“National Novel Writing Month began in 1999 as a daunting but straightforward challenge: to write 50,000 words of a novel during the thirty days of November.” – NaNoWriMo
A lot of writers and aspiring writers ask themselves one important question every year about now: “Am I going to commit to writing 50,000 words in November?”
According to the organization’s website, 306,230 said “yes” in 2017. The organization has grown since 1999 and runs multiple programs year-round. It’s larger and more influential than most of us know. Explore its website and you’ll find that there’s a lot more going on there than writing 50,000 words in November.
Yet, 50,000 words is how it began and making the commitment November 1 after all the Hallowe’en candy as worn off isn’t easy to do even though the decision is often made on a dare or during a transcendent moment of infallibility without realizing what it means to say “yes.”
I’ve been writing for a long time. Sitting here on my PC are the first two chapters of a novel that I havent touched for the last forty days and forty nights. Will NaNoWriMo help me get it moving again? It helped me finish a prior novel, though I won’t tell you which one.
Of course, one has to sign up with the organization to make it official and then tell everyone you did it. That alone makes the yes/no decision about as daunting as telling everyone on the first day of the month that by the end of the month you will have stopped smoking, given up booze, or completed a rehab program for hard drugs.
I can look at the entire process as a positive kick in the pants or as writing under the bright spotlight of a lot of peer pressure. So, if were to take the plunge this year–don’t quote me on this because I’m not saying I going to do it–maybe it’s better to do it unofficially and quietly so that if things go wrong, nobody will know. That’s how I finally stopped smoking. I didn’t tell anyone that on day X I was going to be making my one-hundredth attempt. I just stopped. After a while, people began to notice. By the time they did, I had several weeks under my belt without the pressure that I had the strength to continue.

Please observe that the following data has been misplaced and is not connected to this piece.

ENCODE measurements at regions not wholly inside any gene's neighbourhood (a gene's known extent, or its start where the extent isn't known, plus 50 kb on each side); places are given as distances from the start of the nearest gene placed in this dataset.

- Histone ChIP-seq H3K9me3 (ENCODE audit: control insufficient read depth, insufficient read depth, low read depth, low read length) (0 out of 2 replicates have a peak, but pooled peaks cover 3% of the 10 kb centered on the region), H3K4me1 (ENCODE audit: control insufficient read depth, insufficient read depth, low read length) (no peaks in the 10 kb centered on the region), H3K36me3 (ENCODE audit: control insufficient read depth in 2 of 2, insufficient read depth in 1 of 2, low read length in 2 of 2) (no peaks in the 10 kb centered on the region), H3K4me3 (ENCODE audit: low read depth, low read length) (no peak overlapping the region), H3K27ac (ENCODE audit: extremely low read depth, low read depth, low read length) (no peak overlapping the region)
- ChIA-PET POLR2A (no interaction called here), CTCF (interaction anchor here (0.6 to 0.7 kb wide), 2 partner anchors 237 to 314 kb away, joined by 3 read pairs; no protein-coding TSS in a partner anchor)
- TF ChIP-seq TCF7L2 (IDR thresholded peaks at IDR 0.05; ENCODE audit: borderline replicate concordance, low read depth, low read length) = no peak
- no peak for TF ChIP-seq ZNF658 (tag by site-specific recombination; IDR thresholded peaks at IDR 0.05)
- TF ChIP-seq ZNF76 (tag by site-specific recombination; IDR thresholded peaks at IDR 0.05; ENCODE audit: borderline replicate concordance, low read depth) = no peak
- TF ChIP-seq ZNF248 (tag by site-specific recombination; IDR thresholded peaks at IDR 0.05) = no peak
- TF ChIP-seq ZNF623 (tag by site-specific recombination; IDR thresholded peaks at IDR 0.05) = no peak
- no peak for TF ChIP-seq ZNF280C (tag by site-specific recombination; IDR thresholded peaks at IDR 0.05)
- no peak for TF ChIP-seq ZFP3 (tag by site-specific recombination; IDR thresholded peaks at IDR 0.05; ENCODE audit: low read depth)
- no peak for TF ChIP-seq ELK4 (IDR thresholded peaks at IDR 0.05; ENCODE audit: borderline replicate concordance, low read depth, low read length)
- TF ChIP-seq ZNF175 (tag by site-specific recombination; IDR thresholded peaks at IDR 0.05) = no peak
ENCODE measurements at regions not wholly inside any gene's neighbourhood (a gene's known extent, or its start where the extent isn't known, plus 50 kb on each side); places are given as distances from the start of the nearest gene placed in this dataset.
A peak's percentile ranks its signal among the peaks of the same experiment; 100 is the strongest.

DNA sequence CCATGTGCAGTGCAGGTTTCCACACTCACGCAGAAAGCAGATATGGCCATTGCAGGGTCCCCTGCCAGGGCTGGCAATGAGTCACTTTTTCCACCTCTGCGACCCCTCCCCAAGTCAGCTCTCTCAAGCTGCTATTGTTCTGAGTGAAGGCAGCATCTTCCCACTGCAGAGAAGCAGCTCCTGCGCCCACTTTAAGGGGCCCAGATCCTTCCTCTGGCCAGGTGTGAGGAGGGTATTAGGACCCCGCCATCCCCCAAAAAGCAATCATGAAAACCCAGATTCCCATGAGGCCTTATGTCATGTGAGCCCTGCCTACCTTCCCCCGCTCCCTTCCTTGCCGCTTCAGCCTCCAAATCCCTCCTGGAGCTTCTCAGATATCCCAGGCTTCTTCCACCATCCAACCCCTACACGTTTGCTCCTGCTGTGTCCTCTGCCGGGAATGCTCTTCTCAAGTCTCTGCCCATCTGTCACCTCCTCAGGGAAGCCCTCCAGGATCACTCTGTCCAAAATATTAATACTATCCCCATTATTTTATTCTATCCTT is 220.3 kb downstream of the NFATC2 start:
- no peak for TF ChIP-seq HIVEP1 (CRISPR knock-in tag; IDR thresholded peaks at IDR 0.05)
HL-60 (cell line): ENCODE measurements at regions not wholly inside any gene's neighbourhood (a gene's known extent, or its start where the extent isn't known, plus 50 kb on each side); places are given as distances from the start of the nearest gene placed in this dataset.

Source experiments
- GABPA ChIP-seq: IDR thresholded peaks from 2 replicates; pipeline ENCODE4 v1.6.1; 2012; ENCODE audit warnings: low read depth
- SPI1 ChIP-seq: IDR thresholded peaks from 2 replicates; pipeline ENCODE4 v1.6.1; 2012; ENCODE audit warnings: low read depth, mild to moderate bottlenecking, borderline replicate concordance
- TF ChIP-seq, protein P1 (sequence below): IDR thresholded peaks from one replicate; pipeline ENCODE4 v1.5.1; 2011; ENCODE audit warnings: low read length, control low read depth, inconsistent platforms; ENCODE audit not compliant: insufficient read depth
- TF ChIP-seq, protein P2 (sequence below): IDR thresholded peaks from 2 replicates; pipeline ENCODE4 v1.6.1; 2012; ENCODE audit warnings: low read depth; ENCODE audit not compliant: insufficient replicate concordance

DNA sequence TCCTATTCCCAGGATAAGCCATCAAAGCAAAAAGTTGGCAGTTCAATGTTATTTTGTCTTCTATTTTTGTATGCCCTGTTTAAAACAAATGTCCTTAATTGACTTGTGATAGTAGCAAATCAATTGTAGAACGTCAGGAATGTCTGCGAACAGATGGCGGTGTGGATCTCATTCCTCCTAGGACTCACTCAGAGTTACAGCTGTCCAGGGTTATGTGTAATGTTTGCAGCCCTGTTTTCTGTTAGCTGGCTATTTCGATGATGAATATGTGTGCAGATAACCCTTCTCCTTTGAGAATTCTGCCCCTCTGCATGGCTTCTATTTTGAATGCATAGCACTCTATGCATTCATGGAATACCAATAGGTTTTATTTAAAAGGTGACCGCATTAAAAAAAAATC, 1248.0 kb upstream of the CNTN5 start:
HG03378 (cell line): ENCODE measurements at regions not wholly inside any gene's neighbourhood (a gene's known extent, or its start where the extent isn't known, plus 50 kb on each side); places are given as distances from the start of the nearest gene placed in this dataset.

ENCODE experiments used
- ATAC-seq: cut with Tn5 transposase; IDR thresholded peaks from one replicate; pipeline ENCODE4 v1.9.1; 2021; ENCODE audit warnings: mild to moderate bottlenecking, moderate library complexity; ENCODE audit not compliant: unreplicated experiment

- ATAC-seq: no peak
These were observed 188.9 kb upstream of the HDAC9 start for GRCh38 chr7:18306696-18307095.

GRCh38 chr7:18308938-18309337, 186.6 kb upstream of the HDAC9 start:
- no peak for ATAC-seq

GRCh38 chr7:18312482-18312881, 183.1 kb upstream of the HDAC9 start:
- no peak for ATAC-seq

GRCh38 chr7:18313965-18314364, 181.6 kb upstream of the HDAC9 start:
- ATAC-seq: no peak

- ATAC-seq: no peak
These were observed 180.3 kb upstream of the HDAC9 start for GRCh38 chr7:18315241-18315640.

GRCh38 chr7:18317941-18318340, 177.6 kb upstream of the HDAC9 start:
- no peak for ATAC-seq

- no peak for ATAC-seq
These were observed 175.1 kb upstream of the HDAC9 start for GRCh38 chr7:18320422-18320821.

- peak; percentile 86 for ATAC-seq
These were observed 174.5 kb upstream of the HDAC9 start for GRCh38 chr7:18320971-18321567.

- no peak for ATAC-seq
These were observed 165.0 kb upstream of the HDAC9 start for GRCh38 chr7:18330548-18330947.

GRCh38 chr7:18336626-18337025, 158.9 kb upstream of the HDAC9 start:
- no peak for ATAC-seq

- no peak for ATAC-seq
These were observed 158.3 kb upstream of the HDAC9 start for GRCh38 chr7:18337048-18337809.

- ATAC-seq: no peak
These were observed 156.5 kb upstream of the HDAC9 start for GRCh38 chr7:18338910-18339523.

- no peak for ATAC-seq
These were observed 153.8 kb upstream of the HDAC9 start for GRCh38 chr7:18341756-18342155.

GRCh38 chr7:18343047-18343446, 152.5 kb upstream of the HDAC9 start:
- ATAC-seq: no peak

I could do that with NaNoWriMo. Yes, I know. If I don’t tell anyone that I’m trying it out again, nobody will be around to say, “Well, Ace, so you only wrote 2,000 words by the end of the month, then?” At least everyone on Facebook won’t know. Of course, I’ll know. That’s the real problem, isn’t it?
But you, if you’re feeling brave this year, can fire off rockets, chart your word count on a daily blog, and shout to everyone who knows you on December 1, “I did it.”
Are you game?
2 thoughts on “Are you taking the plunge into NaNoWriMo this year?”
I’m sort of maybe half-way considering it, but even if I was game, I doubt I’d sign into the site, though I surmise I still have a profile there since I did do NaNoWriMo nine years ago. I even got a certificate out of it. Maybe I’d be better off with my own challenge. Say 5,000 words. Or 500. Or 50.
Maybe you plan to try for 50. Then when you get there, you can say, what the hell, maybe I can do 500 if I don’t waste a lot of time with adjectives. Then, when you get there, you can once again say what the hell, if I’m careful of gerunds, maybe 5,000 is within reach. This approach (which you see is modest and lacks overarching commitments) might end up being win-win for everybody.
Comments are closed.